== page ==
The Atari computer has two different types of COLOR registers; hardware and shadow. The hardware registers are the "real" ones, that is, they are the ones which the computer consults for colour determination. The hardware registers are updated by their corresponding shadow registers every time after the computer draws a new screen. Because the computer is continually doing this, the hardware registers are always being updated. In this way any value in the shadow register will be stored in the hardwa re register almost immediately.
|Hardware Register||Shadow Register|
It will be the purpose of the machine language subroutine to change the colour of the background during the time in which the computer draws the screen. This will result in the screen being horizontally divided into two differently coloured halves. When the computer reads the display list it will encounter the mode byte you set, back in step 1. At this point, the computer will jump to your machine code. It is here the subroutine will change the background COLOR hardware register. As a result, the bottom half of the screen will be in a new hue. When the computer completes drawing the screen, the shadow register will update the hardware register to its initial colour. As a consequence, the computer will begin to draw the top half of a new screen with the original colour. When the modified mode byte is again read, the computer will jump to the subroutine so that the process is repeated. By human standards, this entire routine is practically instantaneous, taking only a few fractions of a second.
|Machine Language Subroutine|
|1536||72||PHA ;PUSH `A' ON THE STACK|
||TXA ;TRANSFER X TO A|
||PHA ;PUSH `A' ON THE STACK|
||LDA ;LOAD `A'|
||# 1 ;WITH ANY NUMBER|
||STA ;AVOID CHANGE|
||$0A ;IN MIDDLE OF|
||STA ;STORE NEW COLOUR|
||$1A ;IN HARDWARE|
||PLA ;REPLACE `A'|
||TAX ;TRANSFER A TO X|
The third and final step is enabling a non-maskable interrupt. (NMI) This is simply done by POKEing 54286 (dec) with 192.
Now that the principles of display list interrupts have been explained, we can attempt some practical applications. Many Atari computer enthusiasts believe they are confined to using a maximum of 4 PLAYERS and MISSILES the P/M graphics system has allotted. Fortunately this belief is not necessarily true. Display list interrupts can horizontally cut a PLAYER column into a number of different sections. Each of these sections will be able to assume its own unique horizontal position. The result is a number of PLAYERS being created from a single original. To make things even better, all that applies to PLAYERs also applies to MISSILES. There is, unfortunately, one draw back. Because all the newly created PLAYERs are formed from one PLAYER column, it is impossible for any of the new PLAYERs to vertically overlap one another. The problem is that any byte of PLAYER column can display only one image on the screen. It cannot be at two places at once. This makes vertical overlapping impossible. The diagram below should display what I have been explaining.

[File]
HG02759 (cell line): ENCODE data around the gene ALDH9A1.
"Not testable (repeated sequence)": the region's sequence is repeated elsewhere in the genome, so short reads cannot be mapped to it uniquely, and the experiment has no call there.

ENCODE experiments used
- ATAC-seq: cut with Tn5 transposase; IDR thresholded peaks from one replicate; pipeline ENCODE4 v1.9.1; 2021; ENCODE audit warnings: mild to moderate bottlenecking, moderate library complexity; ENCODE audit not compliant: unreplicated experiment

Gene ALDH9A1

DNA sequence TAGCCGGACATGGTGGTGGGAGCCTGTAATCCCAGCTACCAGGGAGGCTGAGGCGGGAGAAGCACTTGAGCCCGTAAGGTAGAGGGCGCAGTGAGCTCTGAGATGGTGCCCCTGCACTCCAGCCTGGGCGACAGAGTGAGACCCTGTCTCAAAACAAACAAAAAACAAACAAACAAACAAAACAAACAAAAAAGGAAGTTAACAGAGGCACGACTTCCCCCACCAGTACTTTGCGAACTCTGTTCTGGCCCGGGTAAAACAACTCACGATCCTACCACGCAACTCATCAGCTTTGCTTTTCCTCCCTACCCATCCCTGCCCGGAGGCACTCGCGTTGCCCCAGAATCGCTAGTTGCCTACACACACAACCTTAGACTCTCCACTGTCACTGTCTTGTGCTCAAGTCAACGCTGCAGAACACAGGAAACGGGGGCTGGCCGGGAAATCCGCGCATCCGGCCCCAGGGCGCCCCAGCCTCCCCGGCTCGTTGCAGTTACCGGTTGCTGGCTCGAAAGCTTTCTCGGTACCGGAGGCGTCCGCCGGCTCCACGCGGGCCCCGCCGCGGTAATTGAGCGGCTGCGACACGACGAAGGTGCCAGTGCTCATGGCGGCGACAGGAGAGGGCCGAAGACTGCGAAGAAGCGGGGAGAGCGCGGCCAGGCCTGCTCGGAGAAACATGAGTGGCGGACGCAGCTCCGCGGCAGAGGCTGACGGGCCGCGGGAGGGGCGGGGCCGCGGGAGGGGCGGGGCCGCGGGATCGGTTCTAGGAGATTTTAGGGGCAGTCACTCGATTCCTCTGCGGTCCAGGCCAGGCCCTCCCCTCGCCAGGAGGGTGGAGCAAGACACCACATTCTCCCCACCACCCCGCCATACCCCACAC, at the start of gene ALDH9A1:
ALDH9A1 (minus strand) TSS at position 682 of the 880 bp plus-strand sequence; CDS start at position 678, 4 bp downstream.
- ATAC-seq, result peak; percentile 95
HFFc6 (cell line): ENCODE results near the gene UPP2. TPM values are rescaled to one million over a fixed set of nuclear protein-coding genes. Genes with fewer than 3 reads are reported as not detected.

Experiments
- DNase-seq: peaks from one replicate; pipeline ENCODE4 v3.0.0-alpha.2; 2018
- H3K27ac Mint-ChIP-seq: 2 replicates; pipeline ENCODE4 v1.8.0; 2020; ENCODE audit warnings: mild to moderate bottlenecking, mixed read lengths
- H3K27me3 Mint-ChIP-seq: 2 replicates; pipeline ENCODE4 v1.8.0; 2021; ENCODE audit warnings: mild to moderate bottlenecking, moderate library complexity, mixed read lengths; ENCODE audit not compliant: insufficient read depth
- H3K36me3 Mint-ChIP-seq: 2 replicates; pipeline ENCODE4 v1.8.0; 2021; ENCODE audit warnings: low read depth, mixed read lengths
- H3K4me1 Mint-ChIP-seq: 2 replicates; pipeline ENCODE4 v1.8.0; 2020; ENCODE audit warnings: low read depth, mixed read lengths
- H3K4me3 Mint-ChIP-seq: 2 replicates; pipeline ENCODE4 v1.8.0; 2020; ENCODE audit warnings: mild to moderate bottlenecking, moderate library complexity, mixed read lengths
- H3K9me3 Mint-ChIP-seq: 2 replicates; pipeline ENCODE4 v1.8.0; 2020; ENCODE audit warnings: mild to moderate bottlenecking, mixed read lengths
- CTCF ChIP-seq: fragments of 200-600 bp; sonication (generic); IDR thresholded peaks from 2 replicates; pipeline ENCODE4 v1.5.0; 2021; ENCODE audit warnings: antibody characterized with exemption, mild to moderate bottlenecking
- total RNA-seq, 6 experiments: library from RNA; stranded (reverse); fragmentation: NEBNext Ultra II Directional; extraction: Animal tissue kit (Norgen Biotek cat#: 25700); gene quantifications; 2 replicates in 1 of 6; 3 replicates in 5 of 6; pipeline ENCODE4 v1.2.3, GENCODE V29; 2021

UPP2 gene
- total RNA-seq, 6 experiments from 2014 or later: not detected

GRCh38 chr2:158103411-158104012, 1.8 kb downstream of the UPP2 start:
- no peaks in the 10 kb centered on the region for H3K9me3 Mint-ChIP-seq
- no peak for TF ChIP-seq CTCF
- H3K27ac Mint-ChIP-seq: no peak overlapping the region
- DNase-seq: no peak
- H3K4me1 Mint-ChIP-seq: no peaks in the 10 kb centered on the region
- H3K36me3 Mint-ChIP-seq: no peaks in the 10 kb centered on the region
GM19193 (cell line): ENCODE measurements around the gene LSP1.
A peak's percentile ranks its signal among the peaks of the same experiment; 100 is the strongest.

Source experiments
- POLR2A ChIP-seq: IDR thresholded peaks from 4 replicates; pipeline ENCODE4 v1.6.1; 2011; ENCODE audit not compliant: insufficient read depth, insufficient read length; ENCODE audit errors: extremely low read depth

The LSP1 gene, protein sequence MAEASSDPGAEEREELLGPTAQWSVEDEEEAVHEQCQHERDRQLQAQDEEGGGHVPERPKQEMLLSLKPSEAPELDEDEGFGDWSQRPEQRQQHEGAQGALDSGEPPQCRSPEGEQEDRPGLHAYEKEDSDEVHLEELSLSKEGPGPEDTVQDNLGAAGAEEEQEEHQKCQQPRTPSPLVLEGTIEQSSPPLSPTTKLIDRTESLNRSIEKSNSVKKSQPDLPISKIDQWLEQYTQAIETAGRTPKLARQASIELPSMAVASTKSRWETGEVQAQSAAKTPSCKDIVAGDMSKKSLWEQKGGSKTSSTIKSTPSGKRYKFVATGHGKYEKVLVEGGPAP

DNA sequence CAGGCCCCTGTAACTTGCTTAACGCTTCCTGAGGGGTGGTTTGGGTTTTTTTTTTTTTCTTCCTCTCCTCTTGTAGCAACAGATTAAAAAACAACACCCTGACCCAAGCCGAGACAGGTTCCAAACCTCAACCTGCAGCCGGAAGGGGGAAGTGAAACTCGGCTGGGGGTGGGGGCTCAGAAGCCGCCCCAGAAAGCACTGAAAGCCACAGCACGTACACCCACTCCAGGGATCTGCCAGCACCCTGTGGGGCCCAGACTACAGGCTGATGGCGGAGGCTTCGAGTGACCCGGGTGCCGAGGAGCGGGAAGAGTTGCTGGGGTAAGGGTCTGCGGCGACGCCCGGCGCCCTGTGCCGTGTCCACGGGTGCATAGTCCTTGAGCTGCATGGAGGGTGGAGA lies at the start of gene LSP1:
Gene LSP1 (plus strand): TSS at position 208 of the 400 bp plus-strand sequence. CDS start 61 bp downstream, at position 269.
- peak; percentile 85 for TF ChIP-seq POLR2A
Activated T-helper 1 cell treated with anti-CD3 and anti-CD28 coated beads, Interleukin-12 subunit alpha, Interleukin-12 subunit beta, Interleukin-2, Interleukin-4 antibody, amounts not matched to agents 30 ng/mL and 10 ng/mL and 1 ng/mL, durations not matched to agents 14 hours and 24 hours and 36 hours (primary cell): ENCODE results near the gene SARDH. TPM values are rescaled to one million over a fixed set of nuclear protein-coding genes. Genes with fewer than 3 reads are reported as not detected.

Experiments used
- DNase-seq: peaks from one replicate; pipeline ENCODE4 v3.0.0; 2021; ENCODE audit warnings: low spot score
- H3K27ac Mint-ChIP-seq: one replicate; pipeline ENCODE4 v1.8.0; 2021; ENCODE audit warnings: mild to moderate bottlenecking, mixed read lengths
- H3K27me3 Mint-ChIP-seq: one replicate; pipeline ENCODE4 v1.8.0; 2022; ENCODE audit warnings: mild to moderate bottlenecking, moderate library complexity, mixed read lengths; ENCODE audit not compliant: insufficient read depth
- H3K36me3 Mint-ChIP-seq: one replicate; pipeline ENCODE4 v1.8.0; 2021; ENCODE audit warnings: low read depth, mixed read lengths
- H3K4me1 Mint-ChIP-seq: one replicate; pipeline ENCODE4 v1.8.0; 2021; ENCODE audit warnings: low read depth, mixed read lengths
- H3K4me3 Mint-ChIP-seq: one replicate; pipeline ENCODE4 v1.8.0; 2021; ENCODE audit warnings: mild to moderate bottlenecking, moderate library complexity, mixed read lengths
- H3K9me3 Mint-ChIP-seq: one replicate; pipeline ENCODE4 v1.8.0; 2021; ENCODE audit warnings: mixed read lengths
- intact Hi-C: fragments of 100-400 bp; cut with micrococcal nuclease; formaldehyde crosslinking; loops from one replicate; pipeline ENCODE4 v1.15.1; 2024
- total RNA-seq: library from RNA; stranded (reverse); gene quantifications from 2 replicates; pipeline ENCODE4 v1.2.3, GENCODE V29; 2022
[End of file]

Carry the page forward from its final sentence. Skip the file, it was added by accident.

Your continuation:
Diagram 1P/M Graphics
¶ ¶----------¶ ¶
¶ ¶ this is ¶ ¶
¶ ¶ ¶ ¶
¶ ¶impossible¶ ¶
¶ ¶----------¶ ¶
This would be a good time to type-in and RUN program 2. It does much the same thing on the computers as the above diagram does on paper. Notice how a single PLAYER assumes a number of different horizontal positions. This, of course, is all done with display list interrupts, but the structure of P/M graphics forces us to use a slightly different programming technique. The problem is that P/M graphics does not have shadow registers for the horizontal position of its PLAYERS and MISSILEs. Without any shadow registers to up-date the hardware registers, the horizontal position of a player cannot be reset when the computer completes a screen. After interrupt, the PLAYER column will simply move as a block to the location ordered by subroutine. No cutting of the PLAYER column will occur. Fortunately, there is a way around this problem. It may not be as simple as program 1, but it works. Because there is no shadow register to up-date the hardware register, we must do it ourselves. This means at least 2 interrupts, the first one to establish a new horizontal position and the second to reset it before a new screen is drawn. Program 2 is a good example of this technique. The first mode byte that interrupts the screen display is located a DLIST + 25. Notice that the Interrupt pointers direct the computer to the address of the first subroutine, $600 HEX (see below)
180 POKE 512,0:POKE 513,6